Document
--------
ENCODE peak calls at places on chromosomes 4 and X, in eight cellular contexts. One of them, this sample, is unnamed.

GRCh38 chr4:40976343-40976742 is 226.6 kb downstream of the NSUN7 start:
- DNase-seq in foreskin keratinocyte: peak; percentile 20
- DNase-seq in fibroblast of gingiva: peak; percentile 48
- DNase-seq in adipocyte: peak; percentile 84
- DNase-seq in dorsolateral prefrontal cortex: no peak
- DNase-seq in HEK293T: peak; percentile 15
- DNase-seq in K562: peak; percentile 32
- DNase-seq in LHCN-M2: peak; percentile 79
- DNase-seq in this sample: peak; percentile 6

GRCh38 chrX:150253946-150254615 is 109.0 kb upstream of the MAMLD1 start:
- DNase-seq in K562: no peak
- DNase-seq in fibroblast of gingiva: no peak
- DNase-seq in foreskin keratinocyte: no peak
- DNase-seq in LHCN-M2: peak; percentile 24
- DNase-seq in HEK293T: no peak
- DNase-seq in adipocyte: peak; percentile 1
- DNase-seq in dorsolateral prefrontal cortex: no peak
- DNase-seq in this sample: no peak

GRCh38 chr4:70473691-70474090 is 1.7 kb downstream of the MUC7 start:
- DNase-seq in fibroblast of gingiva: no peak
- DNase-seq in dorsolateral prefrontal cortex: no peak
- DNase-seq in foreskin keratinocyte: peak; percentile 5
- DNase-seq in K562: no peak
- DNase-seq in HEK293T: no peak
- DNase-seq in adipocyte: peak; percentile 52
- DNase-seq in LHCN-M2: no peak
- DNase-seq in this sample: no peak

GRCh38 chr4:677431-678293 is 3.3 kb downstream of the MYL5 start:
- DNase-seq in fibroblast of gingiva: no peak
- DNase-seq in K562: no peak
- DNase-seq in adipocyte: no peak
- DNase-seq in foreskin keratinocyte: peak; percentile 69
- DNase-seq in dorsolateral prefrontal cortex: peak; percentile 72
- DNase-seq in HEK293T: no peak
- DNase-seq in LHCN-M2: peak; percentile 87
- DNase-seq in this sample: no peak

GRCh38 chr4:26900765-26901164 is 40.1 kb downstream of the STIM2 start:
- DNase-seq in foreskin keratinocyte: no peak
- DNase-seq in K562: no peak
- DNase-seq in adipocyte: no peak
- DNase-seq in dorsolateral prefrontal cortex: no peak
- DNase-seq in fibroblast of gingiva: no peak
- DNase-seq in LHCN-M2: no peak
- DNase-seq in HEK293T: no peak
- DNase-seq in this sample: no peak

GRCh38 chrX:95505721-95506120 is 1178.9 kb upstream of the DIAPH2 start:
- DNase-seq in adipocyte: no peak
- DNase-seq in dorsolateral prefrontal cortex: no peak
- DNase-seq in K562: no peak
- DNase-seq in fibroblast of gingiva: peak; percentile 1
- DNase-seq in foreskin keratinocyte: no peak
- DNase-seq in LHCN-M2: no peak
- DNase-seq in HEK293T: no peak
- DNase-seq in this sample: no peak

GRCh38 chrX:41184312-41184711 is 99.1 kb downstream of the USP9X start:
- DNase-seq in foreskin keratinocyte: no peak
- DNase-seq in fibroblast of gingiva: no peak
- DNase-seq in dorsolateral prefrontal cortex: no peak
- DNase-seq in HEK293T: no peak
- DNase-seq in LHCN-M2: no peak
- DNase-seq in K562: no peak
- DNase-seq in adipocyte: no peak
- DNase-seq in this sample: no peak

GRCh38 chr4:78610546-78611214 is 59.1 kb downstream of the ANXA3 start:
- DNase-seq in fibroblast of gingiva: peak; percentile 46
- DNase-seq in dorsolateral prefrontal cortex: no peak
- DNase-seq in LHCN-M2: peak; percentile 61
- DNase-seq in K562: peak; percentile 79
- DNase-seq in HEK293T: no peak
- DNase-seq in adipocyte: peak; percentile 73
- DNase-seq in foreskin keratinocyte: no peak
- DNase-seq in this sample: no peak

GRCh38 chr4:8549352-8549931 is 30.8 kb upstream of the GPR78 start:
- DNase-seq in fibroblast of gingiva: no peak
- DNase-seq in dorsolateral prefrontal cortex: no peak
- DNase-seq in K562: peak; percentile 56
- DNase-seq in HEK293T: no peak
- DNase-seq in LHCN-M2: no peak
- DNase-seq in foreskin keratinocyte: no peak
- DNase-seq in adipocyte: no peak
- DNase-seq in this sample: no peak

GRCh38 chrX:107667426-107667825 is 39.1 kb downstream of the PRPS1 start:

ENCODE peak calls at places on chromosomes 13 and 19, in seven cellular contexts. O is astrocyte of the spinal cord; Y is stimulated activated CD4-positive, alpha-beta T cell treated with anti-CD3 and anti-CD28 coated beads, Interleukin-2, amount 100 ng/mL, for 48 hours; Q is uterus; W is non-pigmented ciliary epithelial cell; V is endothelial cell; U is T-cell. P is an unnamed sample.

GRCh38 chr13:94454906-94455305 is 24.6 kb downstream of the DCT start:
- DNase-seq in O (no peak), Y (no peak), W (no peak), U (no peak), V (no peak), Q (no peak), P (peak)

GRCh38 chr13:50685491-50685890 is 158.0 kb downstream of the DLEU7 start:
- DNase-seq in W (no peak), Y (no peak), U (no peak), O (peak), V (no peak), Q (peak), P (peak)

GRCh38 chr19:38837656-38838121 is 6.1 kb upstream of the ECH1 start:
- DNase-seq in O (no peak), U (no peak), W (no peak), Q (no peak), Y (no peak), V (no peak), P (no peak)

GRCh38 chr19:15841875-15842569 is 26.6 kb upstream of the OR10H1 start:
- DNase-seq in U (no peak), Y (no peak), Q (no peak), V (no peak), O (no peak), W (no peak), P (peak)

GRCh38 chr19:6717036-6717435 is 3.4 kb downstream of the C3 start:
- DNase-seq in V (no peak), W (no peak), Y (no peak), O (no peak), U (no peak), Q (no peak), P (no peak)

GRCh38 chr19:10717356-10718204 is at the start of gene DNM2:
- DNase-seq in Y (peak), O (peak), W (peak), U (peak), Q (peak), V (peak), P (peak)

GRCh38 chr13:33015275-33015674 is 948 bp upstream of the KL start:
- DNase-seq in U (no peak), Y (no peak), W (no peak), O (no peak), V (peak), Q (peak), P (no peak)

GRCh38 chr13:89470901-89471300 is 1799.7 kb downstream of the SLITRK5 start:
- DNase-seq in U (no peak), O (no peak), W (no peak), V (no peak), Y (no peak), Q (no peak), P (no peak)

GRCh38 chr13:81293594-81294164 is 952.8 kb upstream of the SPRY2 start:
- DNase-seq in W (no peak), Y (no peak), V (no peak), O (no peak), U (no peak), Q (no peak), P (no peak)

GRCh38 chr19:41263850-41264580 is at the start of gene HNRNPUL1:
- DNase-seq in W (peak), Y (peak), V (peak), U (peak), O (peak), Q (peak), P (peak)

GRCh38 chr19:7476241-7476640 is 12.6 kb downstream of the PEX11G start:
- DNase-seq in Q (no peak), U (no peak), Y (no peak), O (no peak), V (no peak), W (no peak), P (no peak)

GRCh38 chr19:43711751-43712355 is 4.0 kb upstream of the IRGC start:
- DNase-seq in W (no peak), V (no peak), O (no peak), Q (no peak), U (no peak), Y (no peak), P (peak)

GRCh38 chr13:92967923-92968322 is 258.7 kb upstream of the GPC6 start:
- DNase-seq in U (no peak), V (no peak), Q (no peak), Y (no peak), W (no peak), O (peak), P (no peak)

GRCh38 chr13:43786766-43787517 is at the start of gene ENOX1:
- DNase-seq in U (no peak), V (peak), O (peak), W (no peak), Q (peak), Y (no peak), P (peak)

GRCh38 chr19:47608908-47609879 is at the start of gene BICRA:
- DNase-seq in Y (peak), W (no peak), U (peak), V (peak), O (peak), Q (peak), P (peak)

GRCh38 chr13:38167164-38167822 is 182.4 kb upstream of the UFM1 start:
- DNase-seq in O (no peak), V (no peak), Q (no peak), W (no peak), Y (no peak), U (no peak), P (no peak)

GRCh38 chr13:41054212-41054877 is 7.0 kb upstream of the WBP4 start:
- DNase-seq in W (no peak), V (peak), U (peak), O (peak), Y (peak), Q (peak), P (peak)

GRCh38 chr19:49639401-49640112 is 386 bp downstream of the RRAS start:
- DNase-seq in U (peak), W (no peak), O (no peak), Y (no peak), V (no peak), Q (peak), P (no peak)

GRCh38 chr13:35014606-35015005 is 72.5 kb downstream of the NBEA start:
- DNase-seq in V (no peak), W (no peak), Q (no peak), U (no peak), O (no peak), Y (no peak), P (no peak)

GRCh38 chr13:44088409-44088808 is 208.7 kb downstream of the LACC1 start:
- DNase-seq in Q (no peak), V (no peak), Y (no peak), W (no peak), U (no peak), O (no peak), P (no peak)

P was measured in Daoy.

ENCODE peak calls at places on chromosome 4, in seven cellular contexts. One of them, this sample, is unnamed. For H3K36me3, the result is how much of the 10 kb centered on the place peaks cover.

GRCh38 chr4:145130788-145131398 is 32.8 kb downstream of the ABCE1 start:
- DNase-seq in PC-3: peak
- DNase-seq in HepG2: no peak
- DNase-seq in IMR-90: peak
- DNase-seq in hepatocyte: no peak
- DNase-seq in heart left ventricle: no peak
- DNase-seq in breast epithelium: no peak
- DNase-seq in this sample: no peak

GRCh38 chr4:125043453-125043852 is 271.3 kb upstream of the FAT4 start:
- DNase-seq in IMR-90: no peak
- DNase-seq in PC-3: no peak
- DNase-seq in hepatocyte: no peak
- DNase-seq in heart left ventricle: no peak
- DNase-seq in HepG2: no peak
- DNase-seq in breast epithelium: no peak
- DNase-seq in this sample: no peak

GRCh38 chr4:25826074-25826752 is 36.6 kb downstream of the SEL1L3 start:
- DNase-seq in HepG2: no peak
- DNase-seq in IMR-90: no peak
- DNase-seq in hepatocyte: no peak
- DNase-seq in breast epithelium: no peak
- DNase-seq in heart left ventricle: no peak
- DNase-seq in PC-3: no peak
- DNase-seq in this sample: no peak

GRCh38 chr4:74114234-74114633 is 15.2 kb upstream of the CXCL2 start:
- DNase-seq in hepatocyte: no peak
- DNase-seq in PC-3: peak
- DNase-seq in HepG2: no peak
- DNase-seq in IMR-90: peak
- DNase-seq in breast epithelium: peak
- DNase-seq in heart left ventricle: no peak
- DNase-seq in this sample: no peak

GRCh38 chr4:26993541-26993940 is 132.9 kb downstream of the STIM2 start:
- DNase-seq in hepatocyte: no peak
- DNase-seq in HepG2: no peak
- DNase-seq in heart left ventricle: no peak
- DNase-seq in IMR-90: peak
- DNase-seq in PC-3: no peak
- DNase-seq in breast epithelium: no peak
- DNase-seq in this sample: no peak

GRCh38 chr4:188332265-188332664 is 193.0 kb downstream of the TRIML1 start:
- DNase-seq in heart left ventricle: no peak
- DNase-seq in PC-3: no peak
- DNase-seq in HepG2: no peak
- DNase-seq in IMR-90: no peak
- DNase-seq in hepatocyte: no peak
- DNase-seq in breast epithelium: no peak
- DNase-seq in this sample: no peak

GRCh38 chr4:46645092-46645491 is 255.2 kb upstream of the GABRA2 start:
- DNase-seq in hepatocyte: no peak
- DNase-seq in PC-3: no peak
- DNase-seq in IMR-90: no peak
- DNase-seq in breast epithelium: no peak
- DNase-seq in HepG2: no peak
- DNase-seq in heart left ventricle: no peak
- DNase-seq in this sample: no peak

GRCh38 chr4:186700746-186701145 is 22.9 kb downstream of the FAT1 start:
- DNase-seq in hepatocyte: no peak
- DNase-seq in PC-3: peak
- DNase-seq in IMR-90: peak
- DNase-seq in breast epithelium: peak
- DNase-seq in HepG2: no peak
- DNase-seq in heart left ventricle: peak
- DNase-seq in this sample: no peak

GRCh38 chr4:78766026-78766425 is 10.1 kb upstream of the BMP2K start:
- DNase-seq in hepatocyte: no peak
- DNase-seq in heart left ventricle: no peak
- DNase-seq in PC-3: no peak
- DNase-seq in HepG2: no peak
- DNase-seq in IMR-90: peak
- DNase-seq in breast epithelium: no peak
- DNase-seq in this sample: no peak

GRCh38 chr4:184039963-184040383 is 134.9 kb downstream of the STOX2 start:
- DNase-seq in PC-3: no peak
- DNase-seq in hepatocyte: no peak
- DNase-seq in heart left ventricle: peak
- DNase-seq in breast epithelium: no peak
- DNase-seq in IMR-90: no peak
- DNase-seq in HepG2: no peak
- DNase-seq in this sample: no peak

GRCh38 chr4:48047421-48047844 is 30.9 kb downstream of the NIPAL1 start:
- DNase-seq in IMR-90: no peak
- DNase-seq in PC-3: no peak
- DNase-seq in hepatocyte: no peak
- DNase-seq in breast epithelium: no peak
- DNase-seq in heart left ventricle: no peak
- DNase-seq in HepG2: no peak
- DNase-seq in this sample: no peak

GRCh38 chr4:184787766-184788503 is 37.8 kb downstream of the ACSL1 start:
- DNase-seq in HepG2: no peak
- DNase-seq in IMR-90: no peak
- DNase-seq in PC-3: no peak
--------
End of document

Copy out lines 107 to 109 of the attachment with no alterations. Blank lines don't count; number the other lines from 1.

GRCh38 chr19:43711751-43712355 is 4.0 kb upstream of the IRGC start:
- DNase-seq in W (no peak), V (no peak), O (no peak), Q (no peak), U (no peak), Y (no peak), P (peak)

GRCh38 chr13:92967923-92968322 is 258.7 kb upstream of the GPC6 start: